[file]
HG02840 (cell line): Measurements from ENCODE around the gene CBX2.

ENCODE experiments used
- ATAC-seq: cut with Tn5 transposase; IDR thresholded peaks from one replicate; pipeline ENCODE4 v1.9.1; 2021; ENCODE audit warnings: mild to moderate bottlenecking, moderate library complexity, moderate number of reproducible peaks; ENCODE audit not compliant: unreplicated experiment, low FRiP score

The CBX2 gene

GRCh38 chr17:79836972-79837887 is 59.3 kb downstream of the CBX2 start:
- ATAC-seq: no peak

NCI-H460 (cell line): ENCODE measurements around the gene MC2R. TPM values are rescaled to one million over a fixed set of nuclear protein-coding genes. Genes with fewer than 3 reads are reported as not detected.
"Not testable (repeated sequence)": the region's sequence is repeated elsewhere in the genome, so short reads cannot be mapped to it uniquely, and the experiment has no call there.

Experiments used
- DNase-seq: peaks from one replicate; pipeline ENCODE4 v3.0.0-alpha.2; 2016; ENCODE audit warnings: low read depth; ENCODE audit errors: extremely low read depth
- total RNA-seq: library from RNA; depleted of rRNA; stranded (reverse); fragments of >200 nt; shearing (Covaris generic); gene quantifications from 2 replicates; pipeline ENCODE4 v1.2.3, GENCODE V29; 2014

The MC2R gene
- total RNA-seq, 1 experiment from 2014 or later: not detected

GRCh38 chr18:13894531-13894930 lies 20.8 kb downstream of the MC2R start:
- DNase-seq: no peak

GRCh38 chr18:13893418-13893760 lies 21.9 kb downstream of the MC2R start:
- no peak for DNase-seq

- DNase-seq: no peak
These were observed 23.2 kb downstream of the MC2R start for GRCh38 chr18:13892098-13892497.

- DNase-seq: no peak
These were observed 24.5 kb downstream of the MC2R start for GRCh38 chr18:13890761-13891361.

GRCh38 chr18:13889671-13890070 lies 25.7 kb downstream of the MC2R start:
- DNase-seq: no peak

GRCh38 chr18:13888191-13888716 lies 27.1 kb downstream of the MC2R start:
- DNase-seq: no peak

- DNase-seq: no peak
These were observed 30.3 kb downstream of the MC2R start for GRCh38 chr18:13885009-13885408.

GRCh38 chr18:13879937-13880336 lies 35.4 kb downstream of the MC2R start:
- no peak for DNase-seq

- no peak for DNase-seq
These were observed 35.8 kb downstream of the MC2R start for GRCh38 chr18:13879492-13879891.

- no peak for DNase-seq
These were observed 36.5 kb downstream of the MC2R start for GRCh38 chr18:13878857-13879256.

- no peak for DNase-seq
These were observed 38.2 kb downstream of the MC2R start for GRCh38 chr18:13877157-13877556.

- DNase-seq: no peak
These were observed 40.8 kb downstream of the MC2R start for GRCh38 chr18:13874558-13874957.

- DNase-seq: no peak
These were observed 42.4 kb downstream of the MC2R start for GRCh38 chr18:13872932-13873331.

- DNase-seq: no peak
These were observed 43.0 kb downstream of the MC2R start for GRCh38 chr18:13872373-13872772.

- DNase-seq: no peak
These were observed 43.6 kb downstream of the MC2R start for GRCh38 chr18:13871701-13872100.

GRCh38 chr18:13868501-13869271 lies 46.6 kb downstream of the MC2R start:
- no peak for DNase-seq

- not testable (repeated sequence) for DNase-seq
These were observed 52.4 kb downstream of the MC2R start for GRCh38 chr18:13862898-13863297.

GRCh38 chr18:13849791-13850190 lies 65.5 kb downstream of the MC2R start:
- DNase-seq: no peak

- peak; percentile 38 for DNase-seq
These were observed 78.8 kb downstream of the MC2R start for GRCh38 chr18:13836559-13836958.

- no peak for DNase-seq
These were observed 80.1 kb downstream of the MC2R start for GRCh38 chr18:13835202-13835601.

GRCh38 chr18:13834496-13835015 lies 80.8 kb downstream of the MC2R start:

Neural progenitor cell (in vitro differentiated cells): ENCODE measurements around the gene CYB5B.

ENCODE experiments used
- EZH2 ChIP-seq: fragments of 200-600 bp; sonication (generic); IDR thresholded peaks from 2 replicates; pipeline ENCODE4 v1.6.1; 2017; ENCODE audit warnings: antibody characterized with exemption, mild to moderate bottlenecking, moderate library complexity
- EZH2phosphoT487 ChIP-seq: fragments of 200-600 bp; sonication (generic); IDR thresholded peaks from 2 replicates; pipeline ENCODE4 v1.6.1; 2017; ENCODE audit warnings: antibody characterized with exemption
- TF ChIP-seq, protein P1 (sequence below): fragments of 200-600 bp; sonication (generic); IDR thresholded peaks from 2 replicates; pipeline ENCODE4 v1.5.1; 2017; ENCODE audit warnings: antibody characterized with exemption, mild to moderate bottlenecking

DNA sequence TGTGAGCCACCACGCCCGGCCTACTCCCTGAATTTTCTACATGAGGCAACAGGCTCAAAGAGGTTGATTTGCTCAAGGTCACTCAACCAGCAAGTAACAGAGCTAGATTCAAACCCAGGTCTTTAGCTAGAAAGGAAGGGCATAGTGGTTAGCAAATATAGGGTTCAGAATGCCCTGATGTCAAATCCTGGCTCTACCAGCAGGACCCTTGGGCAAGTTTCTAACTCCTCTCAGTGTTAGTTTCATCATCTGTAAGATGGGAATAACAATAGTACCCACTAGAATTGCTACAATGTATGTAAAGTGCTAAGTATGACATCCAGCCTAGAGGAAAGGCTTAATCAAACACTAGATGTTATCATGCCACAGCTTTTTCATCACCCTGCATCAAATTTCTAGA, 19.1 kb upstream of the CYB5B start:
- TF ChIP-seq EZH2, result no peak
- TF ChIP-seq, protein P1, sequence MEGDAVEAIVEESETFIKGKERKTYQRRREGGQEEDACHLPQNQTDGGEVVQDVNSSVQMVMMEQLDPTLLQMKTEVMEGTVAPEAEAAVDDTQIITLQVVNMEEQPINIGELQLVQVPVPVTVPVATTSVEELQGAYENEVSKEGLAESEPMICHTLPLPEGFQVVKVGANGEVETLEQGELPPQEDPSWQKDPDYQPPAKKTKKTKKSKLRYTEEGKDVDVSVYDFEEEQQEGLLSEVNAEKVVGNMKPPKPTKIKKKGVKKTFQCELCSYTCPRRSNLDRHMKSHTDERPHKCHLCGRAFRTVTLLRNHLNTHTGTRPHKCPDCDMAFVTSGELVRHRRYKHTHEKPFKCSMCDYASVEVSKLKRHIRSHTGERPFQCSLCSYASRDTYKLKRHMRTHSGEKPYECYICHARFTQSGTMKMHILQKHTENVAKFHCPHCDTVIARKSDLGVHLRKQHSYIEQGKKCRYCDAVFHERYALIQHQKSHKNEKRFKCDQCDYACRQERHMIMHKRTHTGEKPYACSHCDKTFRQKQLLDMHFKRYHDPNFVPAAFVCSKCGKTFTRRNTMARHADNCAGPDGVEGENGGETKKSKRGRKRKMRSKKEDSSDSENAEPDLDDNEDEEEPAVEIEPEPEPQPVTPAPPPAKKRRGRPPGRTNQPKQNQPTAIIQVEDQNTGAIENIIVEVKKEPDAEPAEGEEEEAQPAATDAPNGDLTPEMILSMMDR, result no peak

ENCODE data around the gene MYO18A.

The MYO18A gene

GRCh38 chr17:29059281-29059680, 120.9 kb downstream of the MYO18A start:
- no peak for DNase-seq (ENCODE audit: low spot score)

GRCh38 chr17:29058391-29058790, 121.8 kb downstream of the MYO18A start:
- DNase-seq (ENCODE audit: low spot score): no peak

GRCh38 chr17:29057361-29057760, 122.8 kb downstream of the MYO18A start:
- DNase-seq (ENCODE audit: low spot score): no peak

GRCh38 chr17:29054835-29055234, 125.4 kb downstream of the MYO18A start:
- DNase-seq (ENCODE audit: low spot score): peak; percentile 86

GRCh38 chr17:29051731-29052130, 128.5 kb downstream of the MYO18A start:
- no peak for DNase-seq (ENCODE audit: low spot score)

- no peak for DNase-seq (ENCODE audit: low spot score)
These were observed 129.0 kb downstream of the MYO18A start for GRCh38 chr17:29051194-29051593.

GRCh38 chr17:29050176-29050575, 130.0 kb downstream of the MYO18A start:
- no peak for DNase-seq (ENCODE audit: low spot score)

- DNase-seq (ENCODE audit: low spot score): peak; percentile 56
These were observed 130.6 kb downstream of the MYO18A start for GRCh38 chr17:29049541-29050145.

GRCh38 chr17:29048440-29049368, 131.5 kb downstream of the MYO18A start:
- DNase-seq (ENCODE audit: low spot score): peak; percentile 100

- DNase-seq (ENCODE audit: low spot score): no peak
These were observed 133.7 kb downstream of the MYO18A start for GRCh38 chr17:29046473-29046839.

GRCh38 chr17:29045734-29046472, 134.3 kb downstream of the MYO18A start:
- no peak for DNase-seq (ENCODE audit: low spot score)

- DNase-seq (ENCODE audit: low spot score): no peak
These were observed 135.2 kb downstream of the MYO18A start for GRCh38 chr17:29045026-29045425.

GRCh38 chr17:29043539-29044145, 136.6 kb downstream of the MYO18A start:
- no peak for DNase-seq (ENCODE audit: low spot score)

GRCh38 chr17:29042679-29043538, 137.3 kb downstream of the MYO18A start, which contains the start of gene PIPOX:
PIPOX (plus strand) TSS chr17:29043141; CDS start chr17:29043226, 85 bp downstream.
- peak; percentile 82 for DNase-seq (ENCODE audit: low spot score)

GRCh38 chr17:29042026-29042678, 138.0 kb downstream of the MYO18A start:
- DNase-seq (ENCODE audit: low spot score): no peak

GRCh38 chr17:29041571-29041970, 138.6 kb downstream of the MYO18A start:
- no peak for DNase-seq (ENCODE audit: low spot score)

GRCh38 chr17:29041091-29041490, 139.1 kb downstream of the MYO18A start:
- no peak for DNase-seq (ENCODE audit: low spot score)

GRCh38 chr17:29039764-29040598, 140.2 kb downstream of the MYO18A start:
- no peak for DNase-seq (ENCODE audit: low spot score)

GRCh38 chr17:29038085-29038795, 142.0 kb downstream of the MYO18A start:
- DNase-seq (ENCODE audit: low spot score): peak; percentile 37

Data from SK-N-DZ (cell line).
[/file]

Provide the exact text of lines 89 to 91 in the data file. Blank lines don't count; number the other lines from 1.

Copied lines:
GRCh38 chr17:29043539-29044145, 136.6 kb downstream of the MYO18A start:
- no peak for DNase-seq (ENCODE audit: low spot score)

GRCh38 chr17:29042679-29043538, 137.3 kb downstream of the MYO18A start, which contains the start of gene PIPOX: